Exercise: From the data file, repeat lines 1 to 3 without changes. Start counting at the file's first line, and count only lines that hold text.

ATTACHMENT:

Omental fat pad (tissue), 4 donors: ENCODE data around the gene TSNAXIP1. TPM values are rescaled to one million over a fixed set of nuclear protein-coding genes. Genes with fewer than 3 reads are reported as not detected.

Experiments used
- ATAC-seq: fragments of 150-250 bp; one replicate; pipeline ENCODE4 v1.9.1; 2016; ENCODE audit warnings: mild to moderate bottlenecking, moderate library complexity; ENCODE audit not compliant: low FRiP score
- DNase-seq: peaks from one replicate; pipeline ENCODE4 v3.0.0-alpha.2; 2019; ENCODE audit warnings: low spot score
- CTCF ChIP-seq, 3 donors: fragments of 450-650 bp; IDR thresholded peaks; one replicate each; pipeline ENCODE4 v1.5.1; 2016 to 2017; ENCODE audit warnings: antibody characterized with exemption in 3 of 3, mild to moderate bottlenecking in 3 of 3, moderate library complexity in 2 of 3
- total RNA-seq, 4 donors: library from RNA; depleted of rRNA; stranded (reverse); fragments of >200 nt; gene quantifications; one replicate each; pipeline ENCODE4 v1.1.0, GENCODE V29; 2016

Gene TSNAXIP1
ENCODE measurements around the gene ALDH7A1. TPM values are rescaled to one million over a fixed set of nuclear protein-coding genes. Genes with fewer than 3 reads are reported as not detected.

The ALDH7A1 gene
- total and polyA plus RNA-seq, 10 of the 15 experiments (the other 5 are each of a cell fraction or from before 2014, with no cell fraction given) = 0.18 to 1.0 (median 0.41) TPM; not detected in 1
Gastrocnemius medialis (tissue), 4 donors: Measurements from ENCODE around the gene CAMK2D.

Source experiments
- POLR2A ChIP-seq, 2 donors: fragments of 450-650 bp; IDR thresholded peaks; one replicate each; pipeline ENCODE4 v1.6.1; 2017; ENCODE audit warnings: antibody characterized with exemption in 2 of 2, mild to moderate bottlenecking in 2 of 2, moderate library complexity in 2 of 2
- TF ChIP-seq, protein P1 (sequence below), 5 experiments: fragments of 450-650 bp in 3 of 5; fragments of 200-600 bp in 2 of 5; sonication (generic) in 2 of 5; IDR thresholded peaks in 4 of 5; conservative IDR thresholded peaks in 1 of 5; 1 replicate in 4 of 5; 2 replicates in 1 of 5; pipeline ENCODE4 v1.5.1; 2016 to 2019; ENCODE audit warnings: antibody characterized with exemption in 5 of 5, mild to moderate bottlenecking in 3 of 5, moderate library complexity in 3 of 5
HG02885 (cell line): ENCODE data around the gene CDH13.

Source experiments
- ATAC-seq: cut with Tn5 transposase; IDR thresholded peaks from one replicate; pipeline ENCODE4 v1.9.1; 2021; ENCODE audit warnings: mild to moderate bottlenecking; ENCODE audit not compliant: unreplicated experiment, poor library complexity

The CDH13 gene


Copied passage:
Omental fat pad (tissue), 4 donors: ENCODE data around the gene TSNAXIP1. TPM values are rescaled to one million over a fixed set of nuclear protein-coding genes. Genes with fewer than 3 reads are reported as not detected.

Experiments used
- ATAC-seq: fragments of 150-250 bp; one replicate; pipeline ENCODE4 v1.9.1; 2016; ENCODE audit warnings: mild to moderate bottlenecking, moderate library complexity; ENCODE audit not compliant: low FRiP score